How difficult it is to cope when we cannot see the reasons for why God allows certain things to happen. How cruel and arbitrary it can seem when the woes of this life befall us, when death steals our loved ones and despair pierces our hearts. Indeed, it can be overwhelming to make sense of the mess we’re in but to believe in God means we must have faith that He is in control, that He knows what He’s doing, and that He works all things for the good of those who love Him (Rom 8:28). His ways and His thoughts are higher than ours (Isa 55:9) and we cannot presume to understand His eternal scope nor can we see the fullness of His plans for us. To paraphrase a parable I once read:
It is like a man who comes upon the construction of a building that is only half-finished and says to the builder, “This place is a mess, there is dirt and rubble everywhere and nothing is put together properly” The builder in reply says, “Have patience friend, what you see now is a work in progress, but once completed you will marvel at its beauty.”
The world is still in the process of being restored, and in the meantime there is a biblical precedent for the suffering of believers (Rom 5:3-4; 2 Thess 1:4; 2 Tim 2:3; 1 Peter 4:12-13). Christians are not spared trials; they are not spared pain. In fact, Scripture makes it clear that suffering will be used in the sanctification of believers; just as pressure creates diamonds from coal and gold is refined in the fire. Even the Son of God suffered and died in order to bring salvation to his people.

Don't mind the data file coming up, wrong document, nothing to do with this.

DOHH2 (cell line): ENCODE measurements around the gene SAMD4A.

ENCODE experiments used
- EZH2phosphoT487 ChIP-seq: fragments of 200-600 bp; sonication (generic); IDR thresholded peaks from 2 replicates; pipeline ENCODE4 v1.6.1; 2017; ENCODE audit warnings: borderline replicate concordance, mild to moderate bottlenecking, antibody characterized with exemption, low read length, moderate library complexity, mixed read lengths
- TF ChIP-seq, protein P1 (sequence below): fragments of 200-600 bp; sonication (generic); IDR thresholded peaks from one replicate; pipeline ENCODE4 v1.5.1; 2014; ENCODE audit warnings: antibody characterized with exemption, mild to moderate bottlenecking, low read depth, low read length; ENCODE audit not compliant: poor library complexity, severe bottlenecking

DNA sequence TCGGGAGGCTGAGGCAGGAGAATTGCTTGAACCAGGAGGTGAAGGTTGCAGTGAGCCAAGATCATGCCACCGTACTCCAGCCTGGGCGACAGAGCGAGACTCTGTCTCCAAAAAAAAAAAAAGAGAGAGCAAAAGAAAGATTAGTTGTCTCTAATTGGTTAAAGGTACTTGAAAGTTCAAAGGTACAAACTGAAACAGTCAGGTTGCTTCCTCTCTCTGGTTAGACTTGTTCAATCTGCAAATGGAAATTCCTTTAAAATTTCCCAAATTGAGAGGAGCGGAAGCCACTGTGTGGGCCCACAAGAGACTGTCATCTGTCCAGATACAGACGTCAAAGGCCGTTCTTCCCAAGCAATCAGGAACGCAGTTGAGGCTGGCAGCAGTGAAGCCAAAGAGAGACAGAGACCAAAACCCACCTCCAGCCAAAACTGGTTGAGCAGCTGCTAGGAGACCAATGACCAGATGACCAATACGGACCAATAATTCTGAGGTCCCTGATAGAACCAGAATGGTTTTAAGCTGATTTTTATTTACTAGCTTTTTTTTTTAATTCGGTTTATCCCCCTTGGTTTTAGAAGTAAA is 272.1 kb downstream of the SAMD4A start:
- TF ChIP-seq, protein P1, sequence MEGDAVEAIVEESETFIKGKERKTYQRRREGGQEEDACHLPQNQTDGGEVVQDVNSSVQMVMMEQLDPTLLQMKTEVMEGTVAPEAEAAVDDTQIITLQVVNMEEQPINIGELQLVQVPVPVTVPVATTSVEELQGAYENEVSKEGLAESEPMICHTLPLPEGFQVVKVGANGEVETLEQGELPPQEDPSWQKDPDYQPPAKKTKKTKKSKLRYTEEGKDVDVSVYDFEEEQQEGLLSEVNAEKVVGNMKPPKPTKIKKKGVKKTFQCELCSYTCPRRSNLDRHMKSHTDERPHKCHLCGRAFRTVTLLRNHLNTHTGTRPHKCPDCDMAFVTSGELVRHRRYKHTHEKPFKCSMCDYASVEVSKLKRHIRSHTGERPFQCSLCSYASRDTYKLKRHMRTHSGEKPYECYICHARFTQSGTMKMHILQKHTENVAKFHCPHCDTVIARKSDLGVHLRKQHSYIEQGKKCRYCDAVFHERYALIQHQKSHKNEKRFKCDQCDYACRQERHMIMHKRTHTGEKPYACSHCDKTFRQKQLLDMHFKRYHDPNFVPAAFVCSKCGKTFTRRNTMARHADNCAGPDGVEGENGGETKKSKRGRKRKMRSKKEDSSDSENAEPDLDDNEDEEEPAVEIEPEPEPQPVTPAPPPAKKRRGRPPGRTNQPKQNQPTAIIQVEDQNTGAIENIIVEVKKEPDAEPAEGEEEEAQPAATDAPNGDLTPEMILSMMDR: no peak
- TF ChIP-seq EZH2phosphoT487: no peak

However, the knowledge that God uses our trials for good does not take away the sadness we feel, and that’s OK. Jesus wept at the tomb of his friend Lazarus even though he knew he would raise him back to life moments later. Why? I believe it’s because sorrow is a proper response to the sufferings of this world, and Jesus, who is the source of life, was acknowledging death as something terrible. There are times when it is right for us to be sorrowful and mourn over the reality of our fallen state; to let the hurt we feel be a sobering reassurance of our weakness and frailty and a reminder of how much we need the everlasting arms of our Father to embrace us; He is our only hope and refuge. For God has promised, to those who put their faith in Him, that all our pain and suffering will not have been in vein, and even our deaths are not the end, but rather a new beginning.
“Do not let your hearts be troubled. Trust in God; trust also in me. In my Father’s house are many rooms; if it were not so, I would have told you. I am going there to prepare a place for you. And if I go and prepare a place for you, I will come back and take you to be with me that you also may be where I am.” (John 14:1-3)
“No longer will there be a curse upon anything. For the throne of God and of the Lamb will be there, and his servants will worship him. And they will see his face, and his name will be written on their foreheads. And there will be no night there – no need for lamps and sun – for the Lord God will shine on them. And they will reign forever and ever. (Revelation 22:3-5)